A tribute to the beauty of Milton’s words from a contemporary point of view, which is also a tribute to the profession of comedic actor, so often demonized for its capacity to transgress.
The epic poem published by John Milton in 1667 explains the tragedy of the fall of man, but also narrates the fall of Satan. Claimed by the romantics to be the true hero, Milton’s Satan symbolizes the rebel who rises up against the tyranny of heaven. Because before the fall of man there is the story of the fallen angel. The story of a failed rebellion and its consequences, which will determine the destiny of men and women. But, are we this way because our destiny was written that way or because our beliefs led us to write it that way? In addition to a celebration of the beauty of Milton’s language, this Paradise Lost also wants to build a tribute to the comedic actor’s craft, so often vilified, underestimated and demonized for its fascinating capacity for transformation and transgression. Comedic actors were not allowed to approach the cities, because it was feared that their trade could contaminate the people of good faith. The fear of knowledge has very old roots. “Can knowing be sin?” the serpent said to the woman. And it was the woman who chose knowledge rather than ignorance. But…
A flap of wings, a flash of lightning, a thud on the ground, Satan writhes in pain. Pain is born. Satan rises up. Rebellion is born.
God and Satan, obedience and rebellion. Adam and Eve. These four characters star in this tale full of anger and fury, told by a blind man (Milton) that represents a considerable amount of our Western culture.
This staging is the attempt to understand our behaviour, to know if Faith is just a pre-conceived plan to ensure obedience; if spirituality is the intangibility of freedom or the perpetuation of fear.
In the review of our myths lie the eternal questions, the ones we have to keep asking ourselves: Who we are? How do I want to live? How do I face death? Paradise Lost, or the Bible, are books that we can believe in or books that we can interpret, like the most beautiful poetry. I was raised an agnostic, and I believe in the capacity of doubt. Satan challenges me today to ask questions of the one called God, creator, author. Today the theatre looks at itself in the mirror of myth, like the old ones. And John Milton, this immortal blind man leads us into this darkness. Because for those of us who do not obey, darkness is reserved for us. For those of us who believe that the apple, whether it’s from the witch in Snow White or the Devil, is very good. And the extraordinary original sin. And God knows it.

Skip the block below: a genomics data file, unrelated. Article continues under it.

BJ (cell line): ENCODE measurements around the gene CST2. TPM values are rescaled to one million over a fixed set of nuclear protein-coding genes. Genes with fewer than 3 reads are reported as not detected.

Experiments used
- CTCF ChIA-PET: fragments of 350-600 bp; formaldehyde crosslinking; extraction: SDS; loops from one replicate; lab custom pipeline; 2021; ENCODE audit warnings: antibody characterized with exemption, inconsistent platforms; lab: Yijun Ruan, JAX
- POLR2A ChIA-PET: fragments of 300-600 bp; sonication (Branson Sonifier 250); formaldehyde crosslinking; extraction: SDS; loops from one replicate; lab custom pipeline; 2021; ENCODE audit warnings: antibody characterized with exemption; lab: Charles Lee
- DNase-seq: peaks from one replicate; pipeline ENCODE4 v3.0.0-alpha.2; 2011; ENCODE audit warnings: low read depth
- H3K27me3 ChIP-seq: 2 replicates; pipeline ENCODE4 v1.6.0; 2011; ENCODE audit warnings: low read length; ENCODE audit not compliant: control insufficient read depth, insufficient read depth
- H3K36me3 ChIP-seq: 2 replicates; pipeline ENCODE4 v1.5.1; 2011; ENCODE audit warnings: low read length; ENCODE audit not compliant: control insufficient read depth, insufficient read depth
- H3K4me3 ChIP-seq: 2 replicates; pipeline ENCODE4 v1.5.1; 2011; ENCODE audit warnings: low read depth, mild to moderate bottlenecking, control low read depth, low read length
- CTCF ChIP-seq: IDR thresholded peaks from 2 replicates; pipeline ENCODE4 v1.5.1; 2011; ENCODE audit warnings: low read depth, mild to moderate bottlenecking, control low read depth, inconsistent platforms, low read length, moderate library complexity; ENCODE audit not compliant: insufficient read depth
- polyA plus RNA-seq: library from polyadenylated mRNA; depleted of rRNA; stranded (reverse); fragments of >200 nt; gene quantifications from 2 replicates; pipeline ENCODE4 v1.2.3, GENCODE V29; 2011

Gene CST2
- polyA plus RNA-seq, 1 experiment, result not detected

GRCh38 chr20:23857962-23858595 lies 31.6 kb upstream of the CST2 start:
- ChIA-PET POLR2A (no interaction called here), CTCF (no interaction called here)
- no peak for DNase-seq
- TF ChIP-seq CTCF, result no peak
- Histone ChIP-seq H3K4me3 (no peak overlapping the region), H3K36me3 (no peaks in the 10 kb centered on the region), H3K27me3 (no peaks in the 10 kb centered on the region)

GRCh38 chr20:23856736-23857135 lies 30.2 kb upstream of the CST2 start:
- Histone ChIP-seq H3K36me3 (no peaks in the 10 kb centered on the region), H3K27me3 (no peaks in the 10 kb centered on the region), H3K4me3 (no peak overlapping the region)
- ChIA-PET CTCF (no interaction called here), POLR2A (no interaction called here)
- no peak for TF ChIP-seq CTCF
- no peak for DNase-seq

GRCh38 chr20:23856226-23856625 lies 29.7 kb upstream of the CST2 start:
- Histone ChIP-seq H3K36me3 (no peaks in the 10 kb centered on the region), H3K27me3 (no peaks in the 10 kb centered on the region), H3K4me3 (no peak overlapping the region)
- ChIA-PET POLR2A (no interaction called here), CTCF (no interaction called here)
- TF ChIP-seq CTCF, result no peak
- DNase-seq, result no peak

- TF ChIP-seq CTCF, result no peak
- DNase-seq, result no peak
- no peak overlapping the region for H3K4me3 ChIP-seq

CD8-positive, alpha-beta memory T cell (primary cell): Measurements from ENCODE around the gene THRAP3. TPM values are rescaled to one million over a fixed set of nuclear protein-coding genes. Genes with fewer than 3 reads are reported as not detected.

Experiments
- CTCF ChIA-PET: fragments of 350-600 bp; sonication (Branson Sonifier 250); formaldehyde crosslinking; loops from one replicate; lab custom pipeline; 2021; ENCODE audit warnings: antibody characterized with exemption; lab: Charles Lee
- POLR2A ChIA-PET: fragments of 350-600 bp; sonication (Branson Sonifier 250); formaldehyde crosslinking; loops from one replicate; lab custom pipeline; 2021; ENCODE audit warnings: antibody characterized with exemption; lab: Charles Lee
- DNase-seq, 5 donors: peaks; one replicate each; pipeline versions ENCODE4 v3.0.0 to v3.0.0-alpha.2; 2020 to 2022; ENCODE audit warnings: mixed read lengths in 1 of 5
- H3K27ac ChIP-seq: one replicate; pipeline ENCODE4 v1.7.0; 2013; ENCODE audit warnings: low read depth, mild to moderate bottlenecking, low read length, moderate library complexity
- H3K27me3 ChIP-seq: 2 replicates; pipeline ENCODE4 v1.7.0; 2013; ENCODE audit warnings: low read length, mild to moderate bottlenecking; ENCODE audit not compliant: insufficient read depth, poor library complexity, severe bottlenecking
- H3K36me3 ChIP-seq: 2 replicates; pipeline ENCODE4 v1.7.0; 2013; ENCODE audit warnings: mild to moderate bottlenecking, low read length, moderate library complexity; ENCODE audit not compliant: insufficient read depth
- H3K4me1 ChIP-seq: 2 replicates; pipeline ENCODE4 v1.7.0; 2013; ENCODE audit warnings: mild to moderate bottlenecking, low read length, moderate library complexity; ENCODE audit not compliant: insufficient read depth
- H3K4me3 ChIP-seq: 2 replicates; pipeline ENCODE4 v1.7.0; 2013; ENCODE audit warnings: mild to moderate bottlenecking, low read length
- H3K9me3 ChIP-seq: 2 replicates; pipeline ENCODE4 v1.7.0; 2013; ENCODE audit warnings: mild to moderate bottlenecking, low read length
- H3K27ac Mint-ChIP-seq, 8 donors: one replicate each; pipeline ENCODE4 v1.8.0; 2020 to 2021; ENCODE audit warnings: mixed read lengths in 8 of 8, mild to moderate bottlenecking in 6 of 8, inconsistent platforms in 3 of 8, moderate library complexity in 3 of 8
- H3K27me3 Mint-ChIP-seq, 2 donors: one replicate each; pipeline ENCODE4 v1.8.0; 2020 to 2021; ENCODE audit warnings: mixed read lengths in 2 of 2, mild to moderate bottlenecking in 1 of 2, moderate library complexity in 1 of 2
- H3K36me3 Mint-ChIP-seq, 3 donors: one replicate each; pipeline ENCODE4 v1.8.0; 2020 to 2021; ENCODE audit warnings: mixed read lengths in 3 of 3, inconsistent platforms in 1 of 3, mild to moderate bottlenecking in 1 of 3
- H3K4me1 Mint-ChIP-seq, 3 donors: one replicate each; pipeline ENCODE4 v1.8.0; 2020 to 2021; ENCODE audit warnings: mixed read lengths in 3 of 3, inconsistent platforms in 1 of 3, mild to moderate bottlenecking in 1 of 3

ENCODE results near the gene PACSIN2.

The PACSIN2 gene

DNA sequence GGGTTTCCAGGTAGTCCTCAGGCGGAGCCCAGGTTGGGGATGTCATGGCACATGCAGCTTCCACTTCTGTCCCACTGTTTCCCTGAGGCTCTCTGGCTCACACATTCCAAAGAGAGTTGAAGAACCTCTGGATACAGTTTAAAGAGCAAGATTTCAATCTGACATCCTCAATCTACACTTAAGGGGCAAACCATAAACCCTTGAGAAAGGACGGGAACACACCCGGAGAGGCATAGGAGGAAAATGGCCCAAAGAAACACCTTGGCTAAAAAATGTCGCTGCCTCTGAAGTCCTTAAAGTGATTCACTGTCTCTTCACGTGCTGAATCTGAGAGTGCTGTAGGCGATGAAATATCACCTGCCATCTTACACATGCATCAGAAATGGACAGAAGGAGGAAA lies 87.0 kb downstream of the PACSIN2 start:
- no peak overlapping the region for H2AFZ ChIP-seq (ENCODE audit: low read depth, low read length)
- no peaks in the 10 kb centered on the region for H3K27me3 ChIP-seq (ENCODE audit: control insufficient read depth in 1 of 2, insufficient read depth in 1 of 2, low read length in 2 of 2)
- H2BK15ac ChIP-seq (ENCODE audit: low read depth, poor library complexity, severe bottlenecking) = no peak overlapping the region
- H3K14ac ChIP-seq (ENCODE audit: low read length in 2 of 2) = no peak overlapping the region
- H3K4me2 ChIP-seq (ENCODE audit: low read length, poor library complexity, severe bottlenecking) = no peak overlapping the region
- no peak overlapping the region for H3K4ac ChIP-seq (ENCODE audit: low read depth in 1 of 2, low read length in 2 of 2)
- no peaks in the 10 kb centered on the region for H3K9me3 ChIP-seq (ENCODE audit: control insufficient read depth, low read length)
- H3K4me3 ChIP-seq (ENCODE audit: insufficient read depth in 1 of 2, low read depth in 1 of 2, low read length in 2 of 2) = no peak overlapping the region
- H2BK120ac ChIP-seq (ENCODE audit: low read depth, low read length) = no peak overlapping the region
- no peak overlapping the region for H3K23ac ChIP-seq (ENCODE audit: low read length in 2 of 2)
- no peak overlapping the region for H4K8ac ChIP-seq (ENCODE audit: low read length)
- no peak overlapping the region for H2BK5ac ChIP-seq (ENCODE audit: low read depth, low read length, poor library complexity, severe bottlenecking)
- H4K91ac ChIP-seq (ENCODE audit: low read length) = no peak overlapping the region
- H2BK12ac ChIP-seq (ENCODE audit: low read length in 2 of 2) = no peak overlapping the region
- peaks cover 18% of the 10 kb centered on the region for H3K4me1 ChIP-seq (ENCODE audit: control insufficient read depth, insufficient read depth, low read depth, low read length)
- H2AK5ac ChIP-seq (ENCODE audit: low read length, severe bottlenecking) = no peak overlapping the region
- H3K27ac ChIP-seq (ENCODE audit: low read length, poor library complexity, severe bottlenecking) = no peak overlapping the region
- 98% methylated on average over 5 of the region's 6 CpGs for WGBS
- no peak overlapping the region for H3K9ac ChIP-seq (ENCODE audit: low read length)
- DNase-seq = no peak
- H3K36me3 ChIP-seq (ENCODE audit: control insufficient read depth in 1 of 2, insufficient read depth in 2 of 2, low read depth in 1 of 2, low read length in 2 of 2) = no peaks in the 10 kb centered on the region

When I started writing the stage adaptation of Paradise Lost, I couldn’t have imagined that in a short time we were going to have to face an ocean of losses on so many levels. All of a sudden, everything was unexpected and inevitable, like in a good fiction story. But it was not fiction, it was reality. And a bad reality. Like the devil. The devil, they say, is bad. That’s how it’s always been presented to us. But it’s also useful. How useful to have someone who carries the epithet of evil. That allows others to appear better. More heavenly. That is also what Paradise Lost talks about. About power strategies. About the construction of an enemy.
Every rebellion begins with a failure. Re-bellum means to fight again. You have been defeated, you have fallen, but you get up and fight again. There are many who have tried, throughout history, to make the theatre disappear. But the theatre carries within it, like the fallen angel, the seed of rebellion. It’s always there, ready to get up and fight again. If there is any artistic profession that knows how to fall and get back up again, it’s the theatre. It’s that rebellious child who reminds us that we are not perfect. Perhaps now is a good time to ask yourself some questions about the beliefs that have been passed down to us. About its consequences in terms of the treatment of women, men, all living beings, the planet. Perhaps it’s time to listen to the words of the fallen angel. Before it’s too late to rewrite what we later call destiny.
In this theatrical adaptation, we give the audience the opportunity to feel part of each of the different tribes that face each other in the theatre space, a metaphor for the universe: angels, demons, actors, actresses, women and men. A trip to the place of the other, the opposite, the different, letting oneself go through Milton’s words and discovering what part there is in each one of us: angel, devil, man, woman, comedic actor or spectator.